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Energy Wire

Researchers at MIT have developed a cathode, the negatively-charged part of an EV lithium-ion battery, using “small organic molecules instead of cobalt,” reports Hannah Northey for Energy Wire. The organic material, "would be used in an EV and cycled thousands of times throughout the car’s lifespan, thereby reducing the carbon footprint and avoiding the need to mine for cobalt,” writes Northey. 

Bloomberg

Prof. Fiona Murray, associate dean for innovation and inclusion at MIT Sloan, speaks with Bloomberg Law reporter Lauren Castle about her recent study that found female PhD students are 17% less likely to become new inventors compared with their male counterparts. “What we can show is relative to the supply into Ph.D. programs, there’s still just this huge difference in the percentage of women on patents coming out of the labs than there are in the university,” says Murray.

NBC Boston

Alumnus Dave Dussault founded Snapchill, a hot coffee company that uses technology to brew, “the best of both hot coffee and cold brew,” reports Grant Welker for NBC Boston. “The technology entails brewing the coffee hot, then dropping the temperature in a matter of seconds from more than 200 degrees to just above freezing,” explains Welker. “It's done using what Dussault said is essentially the same technology used in a refrigerator.”

The Boston Globe

In a cartoon for The Boston Globe, Sage Stossel spotlights how during the Cambridge Science Festival researchers from the MIT AgeLab spoke about their work during a special presentation at the Cambridge Senior Center. As part of an effort to spur innovations aimed at improving the quality of life for people in their later years, AgeLab researchers have “pursued an array of projects, from researching safer, more automated driving systems to collaborating on ‘smart home’ innovations for facilitating aging in place to the development of interactive robo-pets.”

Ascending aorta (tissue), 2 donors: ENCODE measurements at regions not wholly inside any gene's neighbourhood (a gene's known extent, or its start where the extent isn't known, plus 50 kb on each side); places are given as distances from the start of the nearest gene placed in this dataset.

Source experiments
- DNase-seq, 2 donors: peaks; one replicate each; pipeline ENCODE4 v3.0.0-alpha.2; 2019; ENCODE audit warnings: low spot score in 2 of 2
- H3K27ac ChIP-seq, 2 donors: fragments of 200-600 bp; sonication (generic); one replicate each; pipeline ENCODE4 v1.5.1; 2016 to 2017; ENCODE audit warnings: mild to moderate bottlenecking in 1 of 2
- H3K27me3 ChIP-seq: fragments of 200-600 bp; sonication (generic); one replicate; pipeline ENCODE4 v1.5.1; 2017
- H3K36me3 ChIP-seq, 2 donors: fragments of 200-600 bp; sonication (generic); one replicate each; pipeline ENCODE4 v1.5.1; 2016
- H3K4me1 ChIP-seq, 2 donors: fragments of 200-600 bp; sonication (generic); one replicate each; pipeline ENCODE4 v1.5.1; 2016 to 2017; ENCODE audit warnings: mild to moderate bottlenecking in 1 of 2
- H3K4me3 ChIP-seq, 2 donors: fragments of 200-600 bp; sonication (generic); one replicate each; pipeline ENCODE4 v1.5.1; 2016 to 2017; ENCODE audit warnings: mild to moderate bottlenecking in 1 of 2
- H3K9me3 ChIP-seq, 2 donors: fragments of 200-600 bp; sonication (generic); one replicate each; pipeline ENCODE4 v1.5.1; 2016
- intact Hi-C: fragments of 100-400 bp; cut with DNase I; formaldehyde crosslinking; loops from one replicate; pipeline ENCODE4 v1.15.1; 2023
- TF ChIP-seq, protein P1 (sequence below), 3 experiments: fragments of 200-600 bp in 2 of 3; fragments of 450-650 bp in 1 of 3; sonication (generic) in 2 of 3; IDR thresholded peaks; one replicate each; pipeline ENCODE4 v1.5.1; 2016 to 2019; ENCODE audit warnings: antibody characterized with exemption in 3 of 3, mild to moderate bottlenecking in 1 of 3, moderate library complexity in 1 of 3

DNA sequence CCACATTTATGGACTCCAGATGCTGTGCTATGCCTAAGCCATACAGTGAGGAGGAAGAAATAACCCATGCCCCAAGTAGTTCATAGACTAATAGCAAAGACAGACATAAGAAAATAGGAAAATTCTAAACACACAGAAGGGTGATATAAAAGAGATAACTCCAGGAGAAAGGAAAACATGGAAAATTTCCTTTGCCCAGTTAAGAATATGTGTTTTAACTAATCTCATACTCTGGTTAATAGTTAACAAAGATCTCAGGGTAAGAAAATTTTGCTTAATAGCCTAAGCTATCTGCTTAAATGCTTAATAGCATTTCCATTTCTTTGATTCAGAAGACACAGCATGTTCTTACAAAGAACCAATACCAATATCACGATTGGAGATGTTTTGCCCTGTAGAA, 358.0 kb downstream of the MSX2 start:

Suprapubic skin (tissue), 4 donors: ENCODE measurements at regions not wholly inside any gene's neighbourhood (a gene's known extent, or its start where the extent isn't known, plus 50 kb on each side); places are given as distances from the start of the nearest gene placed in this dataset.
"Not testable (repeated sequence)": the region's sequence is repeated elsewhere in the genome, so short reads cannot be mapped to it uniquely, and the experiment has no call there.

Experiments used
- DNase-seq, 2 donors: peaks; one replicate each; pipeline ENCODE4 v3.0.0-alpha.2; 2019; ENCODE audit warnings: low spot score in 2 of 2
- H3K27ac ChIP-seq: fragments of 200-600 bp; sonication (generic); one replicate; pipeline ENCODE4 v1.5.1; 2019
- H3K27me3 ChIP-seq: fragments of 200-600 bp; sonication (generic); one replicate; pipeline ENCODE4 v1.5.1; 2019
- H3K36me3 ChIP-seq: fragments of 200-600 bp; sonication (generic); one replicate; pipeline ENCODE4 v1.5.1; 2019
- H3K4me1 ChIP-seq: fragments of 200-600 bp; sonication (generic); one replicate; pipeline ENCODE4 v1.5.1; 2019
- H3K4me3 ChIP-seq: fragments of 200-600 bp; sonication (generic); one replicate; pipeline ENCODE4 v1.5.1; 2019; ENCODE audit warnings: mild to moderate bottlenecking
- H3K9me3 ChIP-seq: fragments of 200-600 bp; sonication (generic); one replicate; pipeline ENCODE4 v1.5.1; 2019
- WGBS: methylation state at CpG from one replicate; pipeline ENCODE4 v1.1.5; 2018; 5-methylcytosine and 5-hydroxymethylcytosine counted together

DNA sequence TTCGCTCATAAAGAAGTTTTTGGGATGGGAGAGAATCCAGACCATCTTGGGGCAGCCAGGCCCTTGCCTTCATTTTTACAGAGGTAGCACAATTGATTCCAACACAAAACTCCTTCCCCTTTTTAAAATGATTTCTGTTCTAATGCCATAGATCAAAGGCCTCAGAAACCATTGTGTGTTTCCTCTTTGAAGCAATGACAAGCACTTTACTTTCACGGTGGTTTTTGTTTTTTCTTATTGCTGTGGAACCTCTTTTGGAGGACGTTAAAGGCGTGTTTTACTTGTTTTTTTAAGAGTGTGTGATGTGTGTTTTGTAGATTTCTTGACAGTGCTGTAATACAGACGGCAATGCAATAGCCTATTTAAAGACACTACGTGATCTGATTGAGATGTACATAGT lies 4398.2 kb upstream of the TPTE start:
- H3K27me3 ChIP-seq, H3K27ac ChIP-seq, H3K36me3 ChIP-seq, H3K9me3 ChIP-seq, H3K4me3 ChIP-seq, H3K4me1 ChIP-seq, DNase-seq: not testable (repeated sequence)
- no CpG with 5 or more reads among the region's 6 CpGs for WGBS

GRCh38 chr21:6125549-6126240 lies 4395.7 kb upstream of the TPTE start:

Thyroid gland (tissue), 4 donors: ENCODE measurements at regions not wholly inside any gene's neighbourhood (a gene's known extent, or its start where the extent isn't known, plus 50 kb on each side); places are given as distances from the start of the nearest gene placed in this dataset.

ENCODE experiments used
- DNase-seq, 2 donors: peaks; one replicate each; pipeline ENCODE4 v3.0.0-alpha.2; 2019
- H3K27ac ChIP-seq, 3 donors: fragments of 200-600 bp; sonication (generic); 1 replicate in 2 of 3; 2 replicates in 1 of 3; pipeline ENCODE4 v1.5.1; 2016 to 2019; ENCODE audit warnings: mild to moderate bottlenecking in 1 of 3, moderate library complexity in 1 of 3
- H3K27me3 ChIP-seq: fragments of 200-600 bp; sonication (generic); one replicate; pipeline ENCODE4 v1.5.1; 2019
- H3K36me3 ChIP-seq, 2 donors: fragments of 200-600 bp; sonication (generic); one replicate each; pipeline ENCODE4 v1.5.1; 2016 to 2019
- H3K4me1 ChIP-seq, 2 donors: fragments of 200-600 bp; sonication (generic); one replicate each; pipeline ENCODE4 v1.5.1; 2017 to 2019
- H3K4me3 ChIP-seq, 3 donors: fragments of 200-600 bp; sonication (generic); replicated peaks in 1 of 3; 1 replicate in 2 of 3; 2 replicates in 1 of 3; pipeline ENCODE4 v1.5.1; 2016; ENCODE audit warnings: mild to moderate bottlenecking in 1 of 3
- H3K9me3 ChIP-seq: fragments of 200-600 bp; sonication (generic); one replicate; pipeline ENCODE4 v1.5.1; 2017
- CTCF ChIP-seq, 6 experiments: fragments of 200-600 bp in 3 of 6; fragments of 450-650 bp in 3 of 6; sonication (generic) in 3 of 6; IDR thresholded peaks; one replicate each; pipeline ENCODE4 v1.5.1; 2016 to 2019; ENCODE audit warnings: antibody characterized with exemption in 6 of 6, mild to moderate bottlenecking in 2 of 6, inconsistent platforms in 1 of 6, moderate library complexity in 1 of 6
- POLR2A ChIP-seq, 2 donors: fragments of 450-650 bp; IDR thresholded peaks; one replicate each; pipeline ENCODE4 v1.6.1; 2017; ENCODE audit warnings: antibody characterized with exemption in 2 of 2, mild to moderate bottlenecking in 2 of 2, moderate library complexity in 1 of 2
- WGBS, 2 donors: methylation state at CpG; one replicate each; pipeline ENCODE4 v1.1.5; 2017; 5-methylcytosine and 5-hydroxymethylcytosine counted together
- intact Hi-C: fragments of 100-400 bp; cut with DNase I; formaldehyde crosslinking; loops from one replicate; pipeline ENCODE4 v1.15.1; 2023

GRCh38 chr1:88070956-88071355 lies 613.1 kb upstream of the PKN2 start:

Popular Science

MIT researchers have developed a new programmable, shape-changing smart fiber called FibeRobo that can change its structure in response to hot or cold temperatures, reports Andrew Paul for Popular Science. “FibeRobo is flexible and strong enough to use within traditional manufacturing methods like embroidery, weaving looms, and knitting machines,” writes Paul. “With an additional ability to combine with electrically conductive threads, a wearer could directly control their FibeRobo clothing or medical wearables like compression garments via wireless inputs from a controller or smartphone.”

The Boston Globe

President Biden has awarded Prof. Emeritus Subra Suresh ScD '81, the former dean of the MIT School of Engineering, the National Medal of Science for his “pioneering research across engineering, physical sciences, and life sciences,” reports Alexa Gagosz for The Boston Globe. Prof. James Fujimoto '79, SM '81, PhD '84, research affiliate Eric Swanson SM '84, and David Huang '85, SM '89, PhD '93 were awarded the National Medal of Technology and Innovation, “the nation’s highest award for technical achievement.”

Time Magazine

A number of MIT spinouts and research projects – including the MOXIE instrument that successfully generated oxygen on Mars, a new solar-powered desalination system and MIT spinout SurgiBox – were featured on TIME’s Best Inventions of 2023 list.

STAT